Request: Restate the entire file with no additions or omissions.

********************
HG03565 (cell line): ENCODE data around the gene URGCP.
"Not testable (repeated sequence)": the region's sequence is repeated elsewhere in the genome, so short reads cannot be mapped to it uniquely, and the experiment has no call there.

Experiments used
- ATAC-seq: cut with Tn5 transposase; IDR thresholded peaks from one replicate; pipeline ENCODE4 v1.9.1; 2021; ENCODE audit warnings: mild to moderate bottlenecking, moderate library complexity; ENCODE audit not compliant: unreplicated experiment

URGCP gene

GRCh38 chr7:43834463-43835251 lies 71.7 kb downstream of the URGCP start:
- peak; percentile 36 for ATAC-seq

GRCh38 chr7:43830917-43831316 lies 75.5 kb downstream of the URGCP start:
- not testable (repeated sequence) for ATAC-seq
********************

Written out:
HG03565 (cell line): ENCODE data around the gene URGCP.
"Not testable (repeated sequence)": the region's sequence is repeated elsewhere in the genome, so short reads cannot be mapped to it uniquely, and the experiment has no call there.

Experiments used
- ATAC-seq: cut with Tn5 transposase; IDR thresholded peaks from one replicate; pipeline ENCODE4 v1.9.1; 2021; ENCODE audit warnings: mild to moderate bottlenecking, moderate library complexity; ENCODE audit not compliant: unreplicated experiment

URGCP gene

GRCh38 chr7:43834463-43835251 lies 71.7 kb downstream of the URGCP start:
- peak; percentile 36 for ATAC-seq

GRCh38 chr7:43830917-43831316 lies 75.5 kb downstream of the URGCP start:
- not testable (repeated sequence) for ATAC-seq